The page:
• Sauternes

In short: one of the best tastings menus I’ve had in some time. That includes Smyth in Chicago earlier this month, which sports two Michelin stars and cost us twice as much. Usually there’s a course in every testing menu that underwhelms, but every course we tried last night was 100% on point. That bannock course, served along with a lesson in colonialist misdeeds, was every bit as memorable as Alo’s famous milk bun intermezzo.

It sounds as if their menu will be expanding in the new year, but we’ll be back before then. As phenomenal as the short rib was, I need me that duck.

Sexy self-help

On Tuesday Lindsay and I went to see Sasha Velour‘s Smoke & Mirrors show at the Danforth Music Hall. I didn’t really know what to expect — all I know was the famous Whitney Houston lip sync that Lindsay showed me when she was on Drag Race.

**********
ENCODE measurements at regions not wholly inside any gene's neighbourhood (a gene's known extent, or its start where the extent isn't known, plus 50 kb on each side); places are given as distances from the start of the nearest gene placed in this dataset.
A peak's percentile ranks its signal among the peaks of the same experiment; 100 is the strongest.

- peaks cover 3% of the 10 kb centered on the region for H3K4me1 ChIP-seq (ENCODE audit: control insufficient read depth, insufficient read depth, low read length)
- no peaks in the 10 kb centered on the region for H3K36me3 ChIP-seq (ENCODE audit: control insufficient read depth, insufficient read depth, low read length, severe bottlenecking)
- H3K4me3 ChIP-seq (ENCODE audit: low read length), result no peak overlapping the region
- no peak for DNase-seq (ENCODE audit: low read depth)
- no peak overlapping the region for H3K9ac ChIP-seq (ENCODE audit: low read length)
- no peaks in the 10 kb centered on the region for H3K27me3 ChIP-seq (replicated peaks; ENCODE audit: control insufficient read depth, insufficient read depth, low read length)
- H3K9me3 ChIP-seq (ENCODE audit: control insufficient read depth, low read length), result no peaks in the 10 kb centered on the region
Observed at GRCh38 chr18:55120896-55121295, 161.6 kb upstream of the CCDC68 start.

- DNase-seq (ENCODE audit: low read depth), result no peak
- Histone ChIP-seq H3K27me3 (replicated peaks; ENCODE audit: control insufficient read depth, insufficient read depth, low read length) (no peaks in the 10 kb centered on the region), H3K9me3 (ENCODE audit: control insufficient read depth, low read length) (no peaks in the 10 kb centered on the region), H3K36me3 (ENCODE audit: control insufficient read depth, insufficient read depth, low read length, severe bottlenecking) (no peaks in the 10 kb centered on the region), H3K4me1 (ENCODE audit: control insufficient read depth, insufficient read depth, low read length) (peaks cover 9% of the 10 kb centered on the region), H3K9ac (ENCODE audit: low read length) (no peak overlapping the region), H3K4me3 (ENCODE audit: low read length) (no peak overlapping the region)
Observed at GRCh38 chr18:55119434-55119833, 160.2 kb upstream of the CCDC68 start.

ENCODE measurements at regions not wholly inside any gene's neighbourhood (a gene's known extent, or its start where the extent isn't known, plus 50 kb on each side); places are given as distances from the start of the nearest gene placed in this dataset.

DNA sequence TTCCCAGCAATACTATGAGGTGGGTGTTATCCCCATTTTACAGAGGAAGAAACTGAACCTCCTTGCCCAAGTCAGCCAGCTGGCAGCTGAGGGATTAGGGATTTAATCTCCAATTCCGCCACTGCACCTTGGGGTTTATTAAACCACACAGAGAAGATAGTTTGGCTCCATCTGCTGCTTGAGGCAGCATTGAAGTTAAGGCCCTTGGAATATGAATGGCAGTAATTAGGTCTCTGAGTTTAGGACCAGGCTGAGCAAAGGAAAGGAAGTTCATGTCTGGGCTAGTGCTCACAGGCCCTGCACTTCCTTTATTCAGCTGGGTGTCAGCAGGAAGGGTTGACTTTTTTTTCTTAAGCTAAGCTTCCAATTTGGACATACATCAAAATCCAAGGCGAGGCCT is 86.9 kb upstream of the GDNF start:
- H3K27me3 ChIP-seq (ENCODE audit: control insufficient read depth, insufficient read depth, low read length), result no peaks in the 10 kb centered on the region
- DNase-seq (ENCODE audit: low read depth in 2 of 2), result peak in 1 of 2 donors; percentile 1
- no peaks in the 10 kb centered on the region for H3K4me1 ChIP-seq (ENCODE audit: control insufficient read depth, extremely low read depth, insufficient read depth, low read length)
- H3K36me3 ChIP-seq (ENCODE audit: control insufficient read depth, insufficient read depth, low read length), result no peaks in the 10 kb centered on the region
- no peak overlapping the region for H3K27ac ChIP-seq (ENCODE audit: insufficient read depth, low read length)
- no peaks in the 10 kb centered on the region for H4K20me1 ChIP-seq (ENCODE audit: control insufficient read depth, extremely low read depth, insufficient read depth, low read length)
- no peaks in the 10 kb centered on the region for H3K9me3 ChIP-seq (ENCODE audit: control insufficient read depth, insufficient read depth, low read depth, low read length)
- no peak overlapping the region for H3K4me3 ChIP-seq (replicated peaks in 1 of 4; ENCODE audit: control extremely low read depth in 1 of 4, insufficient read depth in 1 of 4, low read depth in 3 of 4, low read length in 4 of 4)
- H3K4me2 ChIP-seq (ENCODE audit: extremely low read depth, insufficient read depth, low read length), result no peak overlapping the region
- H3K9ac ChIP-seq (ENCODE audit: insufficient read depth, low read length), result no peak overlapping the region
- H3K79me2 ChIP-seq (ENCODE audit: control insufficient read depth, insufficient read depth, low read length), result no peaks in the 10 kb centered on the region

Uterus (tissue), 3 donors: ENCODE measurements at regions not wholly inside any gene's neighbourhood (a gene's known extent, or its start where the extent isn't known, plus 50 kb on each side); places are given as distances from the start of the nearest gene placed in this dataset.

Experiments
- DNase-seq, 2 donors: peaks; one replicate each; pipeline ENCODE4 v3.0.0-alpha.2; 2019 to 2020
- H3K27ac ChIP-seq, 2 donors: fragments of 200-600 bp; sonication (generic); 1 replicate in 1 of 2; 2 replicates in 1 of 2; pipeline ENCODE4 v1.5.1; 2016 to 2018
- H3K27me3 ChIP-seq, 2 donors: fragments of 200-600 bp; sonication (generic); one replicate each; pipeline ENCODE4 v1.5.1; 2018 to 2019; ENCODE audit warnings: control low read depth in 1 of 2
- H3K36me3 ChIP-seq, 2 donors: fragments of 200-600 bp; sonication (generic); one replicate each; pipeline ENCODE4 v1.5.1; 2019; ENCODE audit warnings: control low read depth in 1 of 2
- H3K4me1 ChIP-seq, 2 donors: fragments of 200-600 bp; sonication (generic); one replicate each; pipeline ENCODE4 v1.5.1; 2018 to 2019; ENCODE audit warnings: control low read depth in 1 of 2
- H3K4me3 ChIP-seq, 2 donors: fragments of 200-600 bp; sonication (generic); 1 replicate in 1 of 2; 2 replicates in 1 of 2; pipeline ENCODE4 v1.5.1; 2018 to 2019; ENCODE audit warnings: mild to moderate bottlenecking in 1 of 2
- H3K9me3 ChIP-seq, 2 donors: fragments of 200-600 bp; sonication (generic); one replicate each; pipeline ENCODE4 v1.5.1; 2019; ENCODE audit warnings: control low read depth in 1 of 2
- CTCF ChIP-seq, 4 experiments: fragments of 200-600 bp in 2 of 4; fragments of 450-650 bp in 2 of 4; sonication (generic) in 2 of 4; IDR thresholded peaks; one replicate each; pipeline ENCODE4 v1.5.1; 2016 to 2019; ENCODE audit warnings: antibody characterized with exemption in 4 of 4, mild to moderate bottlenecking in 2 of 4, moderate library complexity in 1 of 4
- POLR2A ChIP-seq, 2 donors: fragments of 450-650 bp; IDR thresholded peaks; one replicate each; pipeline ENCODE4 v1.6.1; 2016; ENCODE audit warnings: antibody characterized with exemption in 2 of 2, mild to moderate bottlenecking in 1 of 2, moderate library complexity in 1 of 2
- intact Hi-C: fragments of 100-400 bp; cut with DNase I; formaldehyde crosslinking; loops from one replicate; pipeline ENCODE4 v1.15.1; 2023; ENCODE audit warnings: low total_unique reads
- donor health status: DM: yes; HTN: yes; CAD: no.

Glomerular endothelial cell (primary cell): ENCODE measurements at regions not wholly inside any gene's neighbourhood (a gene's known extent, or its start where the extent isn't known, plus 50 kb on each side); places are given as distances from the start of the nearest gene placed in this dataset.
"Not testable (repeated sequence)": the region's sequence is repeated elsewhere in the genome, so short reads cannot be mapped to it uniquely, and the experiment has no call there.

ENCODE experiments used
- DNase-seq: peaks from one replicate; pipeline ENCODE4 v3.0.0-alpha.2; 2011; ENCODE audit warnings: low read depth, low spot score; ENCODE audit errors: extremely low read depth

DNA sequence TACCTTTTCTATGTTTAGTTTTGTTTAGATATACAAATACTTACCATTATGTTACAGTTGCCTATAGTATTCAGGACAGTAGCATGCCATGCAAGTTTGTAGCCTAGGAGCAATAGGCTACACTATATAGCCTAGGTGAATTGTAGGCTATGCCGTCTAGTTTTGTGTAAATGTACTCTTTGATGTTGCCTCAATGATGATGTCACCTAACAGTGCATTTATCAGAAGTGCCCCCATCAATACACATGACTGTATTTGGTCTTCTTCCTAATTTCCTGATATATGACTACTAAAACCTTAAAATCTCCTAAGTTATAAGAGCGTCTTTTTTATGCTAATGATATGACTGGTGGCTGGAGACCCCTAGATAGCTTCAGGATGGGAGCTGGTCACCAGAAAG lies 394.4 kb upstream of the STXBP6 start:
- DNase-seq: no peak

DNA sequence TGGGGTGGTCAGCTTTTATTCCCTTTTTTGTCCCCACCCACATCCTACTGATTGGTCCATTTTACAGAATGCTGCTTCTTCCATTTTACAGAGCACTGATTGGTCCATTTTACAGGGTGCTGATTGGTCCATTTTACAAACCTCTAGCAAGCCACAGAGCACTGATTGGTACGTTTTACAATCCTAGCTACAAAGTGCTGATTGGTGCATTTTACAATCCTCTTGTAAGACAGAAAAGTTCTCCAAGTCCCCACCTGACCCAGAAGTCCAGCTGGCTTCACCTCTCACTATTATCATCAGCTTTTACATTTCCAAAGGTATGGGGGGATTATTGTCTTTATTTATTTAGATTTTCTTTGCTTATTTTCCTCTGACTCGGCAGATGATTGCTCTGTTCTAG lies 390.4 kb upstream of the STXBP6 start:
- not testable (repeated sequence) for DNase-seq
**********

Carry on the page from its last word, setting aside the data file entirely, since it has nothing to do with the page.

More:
I was pretty blown away though, especially by the second half. The combination of a few great songs for the lip sync and the visuals felt like something I hadn’t seen before, and that gave me pretty visceral thrills at a few points. I mean, I get that I’m hardly an expert at drag revues, but Sasha dancing to Le Tigre’s “Deceptacon” backed by in-tux video Sashas was one of the cooler things I’ve ever seen on stage.

The Now Toronto review, while complimentary of some areas, called the visuals “obvious” and the show beholden to “the standard for drag […] set by Drag Race“, and I can see that, even though I think there has to be some audience service for what brought that big a crowd out in the first place. But the obvious (and even sweetly ragged at times, like during the Judy Garland number) visuals and choreography was part of what I admired about the show. Like, this growing pain of stepping onto a huge stage. This Herculean effort to bring a creative vision and narrative to life in the face of what I can only assume are ridiculous and frustrating barriers, not to mention logistical challenges. This pulling along of that TV audience into something more substantive, even if it wasn’t as substantive as it might have been. (Is it ever?)